36. T. M. Reeves, M. L. Prins, J. Zhu, J. T. Povlishock, and L. L. Phillips, “Matrix metalloproteinase inhibition alters functional and structural correlates of deafferentation-induced sprouting in the dentate gyrus,” Journal of Neuroscience, vol. 23, no. 32, pp. 10182–10189, 2003. View at Google Scholar · View at Scopus
  37. T. E. Brown, M. R. Forquer, D. L. Cocking, H. T. Jansen, J. W. Harding, and B. A. Sorg, “Role of matrix metalloproteinases in the acquisition and reconsolidation of cocaine-induced conditioned place preference,” Learning and Memory, vol. 14, no. 3, pp. 214–223, 2007. View at Publisher · View at Google Scholar · View at Scopus
  38. T. E. Brown, M. R. Forquer, J. W. Harding, J. W. Wright, and B. A. Sorg, “Increase in matrix metalloproteinase-9 levels in the rat medial prefrontal cortex after cocaine reinstatement of conditioned place preference,” Synapse, vol. 62, no. 12, pp. 886–889, 2008. View at Publisher · View at Google Scholar · View at Scopus
  39. P. Sillanaukee, A. Kalela, K. Seppä, M. Höyhtyä, and S. T. Nikkari, “Matrix metalloproteinase-9 is elevated in serum of alcohol abusers,” European Journal of Clinical Investigation, vol. 32, no. 4, pp. 225–229, 2002. View at Publisher · View at Google Scholar · View at Scopus
  40. J. Haorah, K. Schall, S. H. Ramirez, and Y. Persidsky, “Activation of protein tyrosine kinases and matrix metalloproteinases causes blood-brain barrier injury: novel mechanism for neurodegeneration associated with alcohol abuse,” GLIA, vol. 56, no. 1, pp. 78–88, 2008. View at Publisher · View at Google Scholar · View at Scopus
  41. A. W. Smith, K. A. Nealey, J. W. Wright, and B. M. Walker, “Plasticity associated with escalated operant ethanol self-administration during acute withdrawal in ethanol-dependent rats requires intact matrix metalloproteinase systems,” Neurobiology of Learning and Memory, vol. 96, no. 2, pp. 199–206, 2011. View at Publisher · View at Google Scholar
  42. Y. Liu, S. Brown, J. Shaikh, J. A. Fishback, and R. R. Matsumoto, “Relationship between methamphetamine exposure and matrix metalloproteinase 9 expression,” NeuroReport, vol. 19, no. 14, pp. 1407–1409, 2008. View at Publisher · View at Google Scholar · View at Scopus
  43. K. Conant, I. Lonskaya, A. Szklarczyk et al., “Methamphetamine-associated cleavage of the synaptic adhesion molecule intercellular adhesion molecule-5,” Journal of Neurochemistry, vol. 118, no. 4, pp. 521–532, 2011. View at Publisher · View at Google Scholar
  44. D. Sulzer, T. K. Chen, Y. Y. Lau, H. Kristensen, S. Rayport, and A. Ewing, “Amphetamine redistributes dopamine from synaptic vesicles to the cytosol and promotes reverse transport,” Journal of Neuroscience, vol. 15, no. 5, pp. 4102–4108, 1995. View at Google Scholar · View at Scopus
  45. T. Nagai, Y. Noda, K. Ishikawa et al., “The role of tissue plasminogen activator in methamphetamine-related reward and sensitization,” Journal of Neurochemistry, vol. 92, no. 3, pp. 660–667, 2005. View at Publisher · View at Google Scholar · View at Scopus
  46. H. Khoshbouei, N. Sen, B. Guptaroy et al., “N-terminal phosphorylation of the dopamine transporter is required for amphetamine-induced efflux,” PLoS Biology, vol. 2, no. 3, pp. 387–393, 2004. View at Publisher · View at Google Scholar · View at Scopus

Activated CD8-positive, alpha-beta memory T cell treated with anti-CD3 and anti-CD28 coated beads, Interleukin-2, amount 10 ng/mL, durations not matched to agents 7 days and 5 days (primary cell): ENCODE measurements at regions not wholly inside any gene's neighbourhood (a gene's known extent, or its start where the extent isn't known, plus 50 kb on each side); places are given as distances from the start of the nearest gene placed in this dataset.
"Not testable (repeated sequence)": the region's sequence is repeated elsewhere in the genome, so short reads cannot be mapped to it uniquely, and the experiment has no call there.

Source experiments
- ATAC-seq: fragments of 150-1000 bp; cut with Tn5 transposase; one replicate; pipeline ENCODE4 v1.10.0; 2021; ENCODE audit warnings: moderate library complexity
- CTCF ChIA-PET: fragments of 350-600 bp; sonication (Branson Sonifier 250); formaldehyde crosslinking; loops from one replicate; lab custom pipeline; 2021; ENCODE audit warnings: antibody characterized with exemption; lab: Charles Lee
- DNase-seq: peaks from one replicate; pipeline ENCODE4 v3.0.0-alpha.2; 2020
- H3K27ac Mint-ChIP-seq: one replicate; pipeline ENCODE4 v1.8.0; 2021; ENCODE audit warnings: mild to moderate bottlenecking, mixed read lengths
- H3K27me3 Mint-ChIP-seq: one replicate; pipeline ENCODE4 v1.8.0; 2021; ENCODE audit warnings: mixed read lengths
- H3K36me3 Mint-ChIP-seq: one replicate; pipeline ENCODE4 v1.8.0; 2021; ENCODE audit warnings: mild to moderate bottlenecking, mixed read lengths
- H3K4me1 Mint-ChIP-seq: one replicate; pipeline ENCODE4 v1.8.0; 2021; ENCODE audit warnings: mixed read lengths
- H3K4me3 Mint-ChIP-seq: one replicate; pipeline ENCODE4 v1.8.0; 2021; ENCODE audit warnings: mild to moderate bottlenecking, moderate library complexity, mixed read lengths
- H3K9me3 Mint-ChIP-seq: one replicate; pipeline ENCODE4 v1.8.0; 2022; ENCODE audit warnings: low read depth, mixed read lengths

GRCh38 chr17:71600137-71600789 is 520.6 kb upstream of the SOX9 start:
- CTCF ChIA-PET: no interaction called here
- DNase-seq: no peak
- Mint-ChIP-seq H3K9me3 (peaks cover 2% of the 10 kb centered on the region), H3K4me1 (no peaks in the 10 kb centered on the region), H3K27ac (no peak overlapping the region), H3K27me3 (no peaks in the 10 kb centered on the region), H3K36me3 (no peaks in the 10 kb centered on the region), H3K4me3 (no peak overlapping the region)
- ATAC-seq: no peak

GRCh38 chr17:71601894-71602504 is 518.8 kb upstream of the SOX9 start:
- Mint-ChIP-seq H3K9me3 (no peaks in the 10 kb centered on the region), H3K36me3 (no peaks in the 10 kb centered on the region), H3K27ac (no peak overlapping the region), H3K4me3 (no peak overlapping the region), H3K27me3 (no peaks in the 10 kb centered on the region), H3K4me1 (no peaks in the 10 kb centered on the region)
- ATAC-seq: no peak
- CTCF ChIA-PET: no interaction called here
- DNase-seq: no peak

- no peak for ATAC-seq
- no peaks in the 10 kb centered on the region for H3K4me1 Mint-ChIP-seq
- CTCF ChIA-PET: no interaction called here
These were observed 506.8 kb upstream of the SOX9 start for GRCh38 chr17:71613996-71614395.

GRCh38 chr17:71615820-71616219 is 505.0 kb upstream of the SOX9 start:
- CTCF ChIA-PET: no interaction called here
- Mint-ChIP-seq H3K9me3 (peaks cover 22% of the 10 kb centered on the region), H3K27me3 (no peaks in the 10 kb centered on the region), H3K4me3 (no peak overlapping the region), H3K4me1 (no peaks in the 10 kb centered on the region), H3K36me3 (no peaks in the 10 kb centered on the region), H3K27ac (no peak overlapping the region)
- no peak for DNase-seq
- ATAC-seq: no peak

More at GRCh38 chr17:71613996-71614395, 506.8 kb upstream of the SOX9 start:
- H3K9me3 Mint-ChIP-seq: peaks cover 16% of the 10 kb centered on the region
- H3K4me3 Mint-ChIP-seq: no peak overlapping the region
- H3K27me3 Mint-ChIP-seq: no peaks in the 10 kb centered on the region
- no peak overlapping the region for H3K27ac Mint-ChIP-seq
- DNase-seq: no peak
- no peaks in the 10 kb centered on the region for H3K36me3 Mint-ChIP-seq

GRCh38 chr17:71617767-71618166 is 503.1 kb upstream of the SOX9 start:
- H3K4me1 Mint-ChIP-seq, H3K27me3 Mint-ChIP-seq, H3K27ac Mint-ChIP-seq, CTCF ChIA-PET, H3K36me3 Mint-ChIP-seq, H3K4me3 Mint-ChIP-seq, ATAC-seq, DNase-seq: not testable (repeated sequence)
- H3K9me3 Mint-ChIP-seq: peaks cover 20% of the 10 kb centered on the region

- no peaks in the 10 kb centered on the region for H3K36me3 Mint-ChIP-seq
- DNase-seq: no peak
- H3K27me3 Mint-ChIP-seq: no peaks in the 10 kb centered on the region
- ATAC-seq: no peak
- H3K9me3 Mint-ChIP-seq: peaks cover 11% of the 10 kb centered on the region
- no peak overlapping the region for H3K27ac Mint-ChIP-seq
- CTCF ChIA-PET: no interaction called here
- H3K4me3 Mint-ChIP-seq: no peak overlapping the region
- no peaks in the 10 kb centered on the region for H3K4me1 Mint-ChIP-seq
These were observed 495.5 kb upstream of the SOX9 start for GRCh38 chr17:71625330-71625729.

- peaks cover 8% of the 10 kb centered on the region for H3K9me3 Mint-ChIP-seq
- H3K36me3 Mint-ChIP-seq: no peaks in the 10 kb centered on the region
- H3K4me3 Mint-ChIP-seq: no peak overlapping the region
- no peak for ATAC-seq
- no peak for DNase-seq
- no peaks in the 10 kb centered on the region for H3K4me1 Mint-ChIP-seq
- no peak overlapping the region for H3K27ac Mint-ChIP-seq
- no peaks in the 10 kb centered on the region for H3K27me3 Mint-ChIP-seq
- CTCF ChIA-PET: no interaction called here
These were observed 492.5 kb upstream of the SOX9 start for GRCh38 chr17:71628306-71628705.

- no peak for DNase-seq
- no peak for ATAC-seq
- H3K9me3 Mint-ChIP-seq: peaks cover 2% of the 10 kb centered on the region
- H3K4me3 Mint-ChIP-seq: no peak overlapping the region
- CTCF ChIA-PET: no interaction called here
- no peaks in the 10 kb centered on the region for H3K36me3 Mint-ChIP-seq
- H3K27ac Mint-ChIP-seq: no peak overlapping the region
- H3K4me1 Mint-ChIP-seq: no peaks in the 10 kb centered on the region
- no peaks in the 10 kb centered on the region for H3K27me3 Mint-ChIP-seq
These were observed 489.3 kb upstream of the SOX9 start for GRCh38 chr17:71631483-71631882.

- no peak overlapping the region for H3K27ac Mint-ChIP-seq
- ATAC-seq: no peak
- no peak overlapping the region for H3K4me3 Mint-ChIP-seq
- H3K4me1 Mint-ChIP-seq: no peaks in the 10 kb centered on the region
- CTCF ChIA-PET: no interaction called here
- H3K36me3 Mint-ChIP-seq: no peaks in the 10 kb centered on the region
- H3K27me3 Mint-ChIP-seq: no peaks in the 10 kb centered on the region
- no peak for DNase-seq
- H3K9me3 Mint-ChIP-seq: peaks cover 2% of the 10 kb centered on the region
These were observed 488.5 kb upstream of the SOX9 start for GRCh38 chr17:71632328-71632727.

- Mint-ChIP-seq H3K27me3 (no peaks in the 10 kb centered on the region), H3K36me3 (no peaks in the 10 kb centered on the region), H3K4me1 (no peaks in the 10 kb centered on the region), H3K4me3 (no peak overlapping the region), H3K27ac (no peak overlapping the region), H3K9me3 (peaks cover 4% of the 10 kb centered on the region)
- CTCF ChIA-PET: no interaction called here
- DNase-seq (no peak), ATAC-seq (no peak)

47. R. Z. Goldstein and N. D. Volkow, “Drug addiction and its underlying neurobiological basis: neuroimaging evidence for the involvement of the frontal cortex,” American Journal of Psychiatry, vol. 159, no. 10, pp. 1642–1652, 2002. View at Publisher · View at Google Scholar · View at Scopus
  48. M. S. Bowers, K. McFarland, R. W. Lake et al., “Activator of G protein signaling 3: a gatekeeper of cocaine sensitization and drug seeking,” Neuron, vol. 42, no. 2, pp. 269–281, 2004. View at Publisher · View at Google Scholar · View at Scopus
  49. J. F. Bowyer and N. Weiner, “Modulation of the Ca++-evoked release of [3H]dopamine from striatal synaptosomes by dopamine (D2) agonists and antagonists,” Journal of Pharmacology and Experimental Therapeutics, vol. 241, no. 1, pp. 27–33, 1987. View at Google Scholar · View at Scopus
  50. N. Lindgren, Z. Q. D. Xu, M. Herrera-Marschitz, J. Haycock, T. Hökfelt, and G. Fisone, “Dopamine D2 receptors regulate tyrosine hydroxylase activity and phosphorylation at Ser40 in rat striatum,” European Journal of Neuroscience, vol. 13, no. 4, pp. 773–780, 2001. View at Publisher · View at Google Scholar · View at Scopus
  51. A. M. Palmer, “Neuroprotective therapeutics for Alzheimers disease: progress and prospects,” Trends in Pharmacological Sciences, vol. 32, no. 3, pp. 141–147, 2011. View at Publisher · View at Google Scholar
  52. K. Yamada and T. Nabeshima, “Animal models of Alzheimer's disease and evaluation of anti-dementia drugs,” Pharmacology and Therapeutics, vol. 88, no. 2, pp. 93–113, 2000. View at Publisher · View at Google Scholar · View at Scopus
  53. K. Takuma, S. S. Yan, D. M. Stern, and K. Yamada, “Mitochondrial dysfunction, endoplasmic reticulum stress, and apoptosis in Alzheimer's disease,” Journal of Pharmacological Sciences, vol. 97, no. 3, pp. 312–316, 2005. View at Publisher · View at Google Scholar · View at Scopus
  54. K. Takuma, F. Fang, W. Zhang et al., “RAGE-mediated signaling contributes to intraneuronal transport of amyloid-β and neuronal dysfunction,” Proceedings of the National Academy of Sciences of the United States of America, vol. 106, no. 47, pp. 20021–20026, 2009. View at Publisher · View at Google Scholar · View at Scopus